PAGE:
Onchomycosis: An Overview
July 2013 | Volume 12 | Issue 7 | Supplement | s96 | Copyright © 2013
Boni E. Elewski MD,a Phoebe Rich MD,b Antonella Tosti MD,c David M. Pariser MD,d Richard Scher MD,e Ralph C. Daniel MD,f and Aditya K. Gupta MDg
aDepartment of Dermatology, University of Alabama at Birmingham School of Medicine, Birmingham, AL
bNorthwest Cutaneous Research Specialists, Portland, OR
cDepartment of Dermatology and Cutaneous Surgery, University of Miami, Miami, FL
dDepartment of Dermatology, Eastern Virginia Medical School, Norfolk, VA
eWeill Cornell Medical College, New York Presbyterian Hospital, New York, NY
fDepartment of Medicine (Dermatology), University of Mississippi Medical Center, Jackson, MS
gUniversity of Toronto, Toronto, Canada
Onychomycosis is a fungal infection of the nail unit, more common in toenails than in fingernails, and caused by a variety of fungi including dermatophytes, nondermatophyte molds, and Candida. There are 4 to 5 subtypes related to the method of fungal invasion of the nail unit, the most common being distal lateral subungual onychomycosis. Here the fungus enters the distal lateral part of the nail bed, the region of the hyponychium, often as an extension of tinea pedis. Hyperkeratosis occurs under the nail plate, resulting in detachment of the nail plate from the nail bed (onycholysis), with subungual thickening.
J Drugs Dermatol. 2013;12(7 suppl 2):s96-s103
Purchase Original Article
Purchase a single fully formatted PDF of the original manuscript as it was published in the JDD.
Download the original manuscript as it was published in the JDD.
Contact a member of the JDD Sales Team to request a quote or purchase bulk reprints, e-prints or international translation requests.
To get access to JDD's full-text articles and archives, upgrade here.
Save an unformatted copy of this article for on-screen viewing.
Print the full-text of article as it appears on the JDD site.→ proceed | ↑ close
Onychomycosis is a fungal infection of the nail unit, more common in toenails than in fingernails,1 and caused by a variety of fungi including dermatophytes, nondermatophyte molds, and Candida.2,3 There are 4 to 5 subtypes related to the method of fungal invasion of the nail unit, the most common being distal lateral subungual onychomycosis (DLSO) (Figure 1).4,5 Here the fungus enters the distal lateral part of the nail bed, the region of the hyponychium, often as an extension of tinea pedis. Hyperkeratosis occurs under the nail plate, resulting in detachment of the nail plate from the nail bed (onycholysis), with subungual thickening (Figure 1).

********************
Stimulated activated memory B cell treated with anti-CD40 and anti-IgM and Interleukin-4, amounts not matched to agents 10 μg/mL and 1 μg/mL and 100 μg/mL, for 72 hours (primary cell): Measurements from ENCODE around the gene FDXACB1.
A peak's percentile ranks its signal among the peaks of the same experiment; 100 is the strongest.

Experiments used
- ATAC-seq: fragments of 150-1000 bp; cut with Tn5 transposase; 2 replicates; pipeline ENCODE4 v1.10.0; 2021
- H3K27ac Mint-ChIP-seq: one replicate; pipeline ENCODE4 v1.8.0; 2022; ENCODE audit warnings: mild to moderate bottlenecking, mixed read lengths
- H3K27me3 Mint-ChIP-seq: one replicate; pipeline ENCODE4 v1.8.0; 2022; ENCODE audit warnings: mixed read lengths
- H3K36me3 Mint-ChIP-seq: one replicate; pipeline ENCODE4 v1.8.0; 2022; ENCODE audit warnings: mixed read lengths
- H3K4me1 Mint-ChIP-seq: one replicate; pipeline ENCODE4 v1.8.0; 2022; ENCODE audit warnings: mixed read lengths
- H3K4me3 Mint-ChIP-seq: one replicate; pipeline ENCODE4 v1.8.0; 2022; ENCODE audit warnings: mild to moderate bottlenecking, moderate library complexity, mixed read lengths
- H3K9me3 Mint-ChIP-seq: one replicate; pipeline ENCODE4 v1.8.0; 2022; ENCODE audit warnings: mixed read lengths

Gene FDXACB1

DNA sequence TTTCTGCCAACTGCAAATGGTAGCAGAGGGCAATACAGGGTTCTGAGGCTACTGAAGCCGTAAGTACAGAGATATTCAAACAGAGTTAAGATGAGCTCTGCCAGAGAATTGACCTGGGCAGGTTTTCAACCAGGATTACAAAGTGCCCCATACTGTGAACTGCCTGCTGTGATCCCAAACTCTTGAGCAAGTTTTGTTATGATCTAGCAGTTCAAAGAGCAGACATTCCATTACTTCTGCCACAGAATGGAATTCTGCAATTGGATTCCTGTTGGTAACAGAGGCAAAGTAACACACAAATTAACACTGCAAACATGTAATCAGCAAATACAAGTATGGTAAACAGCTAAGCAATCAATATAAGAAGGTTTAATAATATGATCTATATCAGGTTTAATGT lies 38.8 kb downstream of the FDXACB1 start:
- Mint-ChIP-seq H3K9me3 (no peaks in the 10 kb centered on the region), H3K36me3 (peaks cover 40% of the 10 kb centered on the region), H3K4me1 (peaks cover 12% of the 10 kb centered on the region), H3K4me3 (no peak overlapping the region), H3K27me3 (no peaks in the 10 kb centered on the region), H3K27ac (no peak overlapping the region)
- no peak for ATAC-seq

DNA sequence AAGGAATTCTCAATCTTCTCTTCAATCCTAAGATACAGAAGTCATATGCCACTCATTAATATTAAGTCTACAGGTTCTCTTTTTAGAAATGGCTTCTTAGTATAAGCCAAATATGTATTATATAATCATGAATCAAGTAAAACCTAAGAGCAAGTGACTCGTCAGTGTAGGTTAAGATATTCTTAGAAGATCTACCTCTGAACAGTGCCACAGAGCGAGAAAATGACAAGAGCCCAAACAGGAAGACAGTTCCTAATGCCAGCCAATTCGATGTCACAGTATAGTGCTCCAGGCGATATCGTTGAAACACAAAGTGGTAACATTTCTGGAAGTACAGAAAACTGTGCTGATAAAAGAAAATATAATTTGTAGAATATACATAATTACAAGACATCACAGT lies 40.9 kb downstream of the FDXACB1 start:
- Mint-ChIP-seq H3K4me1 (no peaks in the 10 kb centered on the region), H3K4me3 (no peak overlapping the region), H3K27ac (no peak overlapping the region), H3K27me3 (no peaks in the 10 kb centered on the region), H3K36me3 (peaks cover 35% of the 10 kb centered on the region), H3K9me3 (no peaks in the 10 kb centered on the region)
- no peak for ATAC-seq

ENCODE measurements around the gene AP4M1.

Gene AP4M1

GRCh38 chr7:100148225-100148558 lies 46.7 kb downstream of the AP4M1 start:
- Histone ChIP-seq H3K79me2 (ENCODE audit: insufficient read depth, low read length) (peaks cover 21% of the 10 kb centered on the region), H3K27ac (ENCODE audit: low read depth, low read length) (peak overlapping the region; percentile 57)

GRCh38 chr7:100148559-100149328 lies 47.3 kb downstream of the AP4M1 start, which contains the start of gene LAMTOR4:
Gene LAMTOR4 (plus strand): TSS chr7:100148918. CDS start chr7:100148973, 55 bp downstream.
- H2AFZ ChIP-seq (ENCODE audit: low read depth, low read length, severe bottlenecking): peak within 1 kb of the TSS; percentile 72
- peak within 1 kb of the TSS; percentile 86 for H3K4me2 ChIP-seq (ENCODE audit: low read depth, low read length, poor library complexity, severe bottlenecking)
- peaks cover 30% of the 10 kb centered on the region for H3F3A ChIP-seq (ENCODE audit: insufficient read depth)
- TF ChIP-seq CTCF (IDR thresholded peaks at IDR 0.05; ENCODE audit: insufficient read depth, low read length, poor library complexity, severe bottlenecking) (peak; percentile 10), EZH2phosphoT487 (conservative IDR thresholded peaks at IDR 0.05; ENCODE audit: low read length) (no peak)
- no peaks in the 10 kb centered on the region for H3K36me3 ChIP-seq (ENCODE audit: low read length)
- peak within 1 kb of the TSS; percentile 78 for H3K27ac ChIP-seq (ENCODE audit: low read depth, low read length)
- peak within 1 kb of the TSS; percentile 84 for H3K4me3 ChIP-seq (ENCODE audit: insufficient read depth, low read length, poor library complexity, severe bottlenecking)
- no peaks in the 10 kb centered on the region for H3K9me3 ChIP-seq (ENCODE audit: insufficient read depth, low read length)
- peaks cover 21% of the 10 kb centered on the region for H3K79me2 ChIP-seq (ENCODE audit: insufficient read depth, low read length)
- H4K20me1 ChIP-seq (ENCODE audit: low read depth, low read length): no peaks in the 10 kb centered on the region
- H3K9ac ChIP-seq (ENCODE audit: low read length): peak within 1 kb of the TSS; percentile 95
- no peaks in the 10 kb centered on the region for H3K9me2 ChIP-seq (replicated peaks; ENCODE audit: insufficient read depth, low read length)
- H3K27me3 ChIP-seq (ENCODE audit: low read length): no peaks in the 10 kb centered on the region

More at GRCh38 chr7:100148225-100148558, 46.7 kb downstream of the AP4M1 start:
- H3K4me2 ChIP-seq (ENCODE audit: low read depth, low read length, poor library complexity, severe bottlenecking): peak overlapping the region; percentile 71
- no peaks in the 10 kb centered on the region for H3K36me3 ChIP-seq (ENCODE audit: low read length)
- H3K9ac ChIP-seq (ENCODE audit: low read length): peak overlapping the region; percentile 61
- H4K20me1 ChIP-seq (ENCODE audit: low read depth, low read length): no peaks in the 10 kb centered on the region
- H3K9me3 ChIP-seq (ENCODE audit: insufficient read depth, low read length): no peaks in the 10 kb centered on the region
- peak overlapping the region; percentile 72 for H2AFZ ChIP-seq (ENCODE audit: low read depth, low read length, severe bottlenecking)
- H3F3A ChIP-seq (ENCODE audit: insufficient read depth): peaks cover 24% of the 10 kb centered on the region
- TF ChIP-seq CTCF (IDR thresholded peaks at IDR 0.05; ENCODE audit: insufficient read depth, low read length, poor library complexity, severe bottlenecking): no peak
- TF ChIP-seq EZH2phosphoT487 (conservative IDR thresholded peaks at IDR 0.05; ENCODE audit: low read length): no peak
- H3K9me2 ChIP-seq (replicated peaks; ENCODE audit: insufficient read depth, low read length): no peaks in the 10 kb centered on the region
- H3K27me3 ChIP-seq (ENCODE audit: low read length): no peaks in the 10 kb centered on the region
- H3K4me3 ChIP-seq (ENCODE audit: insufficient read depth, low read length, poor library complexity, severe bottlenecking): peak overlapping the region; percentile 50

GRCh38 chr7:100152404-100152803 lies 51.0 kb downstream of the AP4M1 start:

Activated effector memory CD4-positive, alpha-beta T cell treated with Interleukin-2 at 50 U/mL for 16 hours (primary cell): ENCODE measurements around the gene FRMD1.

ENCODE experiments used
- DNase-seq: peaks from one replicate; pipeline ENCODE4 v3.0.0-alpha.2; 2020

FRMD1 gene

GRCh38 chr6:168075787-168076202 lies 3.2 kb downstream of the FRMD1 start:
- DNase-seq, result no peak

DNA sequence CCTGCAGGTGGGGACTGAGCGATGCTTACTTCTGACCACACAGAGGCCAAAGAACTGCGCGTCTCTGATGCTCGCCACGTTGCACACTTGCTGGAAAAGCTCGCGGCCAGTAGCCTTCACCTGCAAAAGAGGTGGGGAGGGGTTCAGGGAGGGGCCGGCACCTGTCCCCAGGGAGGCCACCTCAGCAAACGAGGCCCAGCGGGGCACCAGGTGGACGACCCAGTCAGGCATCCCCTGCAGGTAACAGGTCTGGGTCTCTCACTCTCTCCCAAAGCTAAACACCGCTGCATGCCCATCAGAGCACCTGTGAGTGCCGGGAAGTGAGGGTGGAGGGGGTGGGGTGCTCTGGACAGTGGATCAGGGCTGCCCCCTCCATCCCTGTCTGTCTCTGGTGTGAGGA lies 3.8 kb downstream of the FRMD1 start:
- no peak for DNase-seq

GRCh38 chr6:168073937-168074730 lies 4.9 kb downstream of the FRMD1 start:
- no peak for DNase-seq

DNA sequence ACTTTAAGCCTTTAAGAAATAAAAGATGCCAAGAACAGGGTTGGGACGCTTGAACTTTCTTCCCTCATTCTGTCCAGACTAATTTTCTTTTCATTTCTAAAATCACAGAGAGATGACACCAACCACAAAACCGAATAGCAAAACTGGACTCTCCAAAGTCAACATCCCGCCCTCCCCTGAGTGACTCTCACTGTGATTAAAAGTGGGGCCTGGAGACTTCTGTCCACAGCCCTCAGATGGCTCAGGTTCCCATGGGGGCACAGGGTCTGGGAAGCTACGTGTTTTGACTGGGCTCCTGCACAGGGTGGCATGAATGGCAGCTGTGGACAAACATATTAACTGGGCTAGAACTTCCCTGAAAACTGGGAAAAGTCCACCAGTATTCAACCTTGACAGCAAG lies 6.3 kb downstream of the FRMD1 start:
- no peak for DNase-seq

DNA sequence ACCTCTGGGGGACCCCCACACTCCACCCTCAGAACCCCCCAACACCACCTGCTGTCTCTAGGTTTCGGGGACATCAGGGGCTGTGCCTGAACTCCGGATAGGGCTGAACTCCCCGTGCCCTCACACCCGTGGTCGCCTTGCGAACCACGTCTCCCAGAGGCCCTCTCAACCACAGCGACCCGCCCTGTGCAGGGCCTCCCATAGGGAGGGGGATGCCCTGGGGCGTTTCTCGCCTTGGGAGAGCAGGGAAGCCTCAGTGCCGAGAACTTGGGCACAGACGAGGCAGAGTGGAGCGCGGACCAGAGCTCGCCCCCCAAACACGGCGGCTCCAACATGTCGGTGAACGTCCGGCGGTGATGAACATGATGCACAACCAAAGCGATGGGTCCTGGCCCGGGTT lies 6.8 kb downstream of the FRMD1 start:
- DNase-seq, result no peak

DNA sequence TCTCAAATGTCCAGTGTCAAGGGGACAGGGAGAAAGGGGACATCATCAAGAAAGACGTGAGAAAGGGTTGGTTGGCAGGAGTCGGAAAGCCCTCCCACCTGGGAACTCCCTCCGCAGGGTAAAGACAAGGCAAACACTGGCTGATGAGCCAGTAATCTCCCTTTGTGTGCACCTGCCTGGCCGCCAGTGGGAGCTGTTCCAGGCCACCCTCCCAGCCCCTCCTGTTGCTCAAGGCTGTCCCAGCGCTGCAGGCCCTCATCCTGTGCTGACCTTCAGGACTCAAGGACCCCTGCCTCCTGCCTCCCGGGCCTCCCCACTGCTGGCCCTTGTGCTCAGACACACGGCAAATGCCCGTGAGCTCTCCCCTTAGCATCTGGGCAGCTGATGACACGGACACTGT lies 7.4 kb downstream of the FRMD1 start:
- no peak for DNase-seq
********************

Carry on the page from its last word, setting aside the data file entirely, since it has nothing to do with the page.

Onychomycosis may occur without tinea pedis in only a couple of scenarios: if a pedicure has inoculated the fungus directly into the nail, or if the patient has used infected clippers. Older patients will often tell you that they don’t have tinea pedis, until you ask them to take their socks off. They assume incorrectly that foot dryness is normal.
We also need to look for dermatophytomas, yellow-orange streaks and patches that can extend the full length of the nail (Figure 2). Dermatophytomas are often seen in patients who have been treated with oral antifungals. The nails clear up initially, but patients have a recurrence due to a cluster of fungi growing into a fungal abscess, which presents as a streak or patch under the nail. The presence of dermatophytomas is an important consideration when considering nail debridement.
Proximal subungual onychomycosis, a relatively uncommon subtype, occurs when the fungus invades under the cuticle or nail plate, and advances from the proximal to distal part of the nail.5 It occurs in individuals who are immunocompromised (it was originally reported as an early clinical marker for HIV infection),6 in transplant patients, and in others with primary or secondary immunodeficiency. It is difficult to treat until the immunosuppression has resolved. It may also arise secondary to trauma.5
White superficial onychomycosis is less common than DLSO, representing about 10% of onychomycosis cases.7 The superficial nail plate or dorsal aspect is usually involved initially. It is most commonly caused by Trichophyton mentagrophytes and several nondermatophyte molds (such as Fusarium, Aspergillus, and Acremonium spp.). The nail feels rough but may become soft and crumbly where the fungus has attacked,8 and it can be scraped off with a scalpel. Eventually the nail becomes totally dystrophic.9
Candida onychomycosis is rare and only affects immunosuppressed patients. It typically invades the entire nail plate and is associated with paronychia. Candida can be a primary invader of the nail in a rare condition called chronic muccocutaneous onychomycosis, in which the patient has an immune deficiency that allows candida to invade the nails and mucous membranes.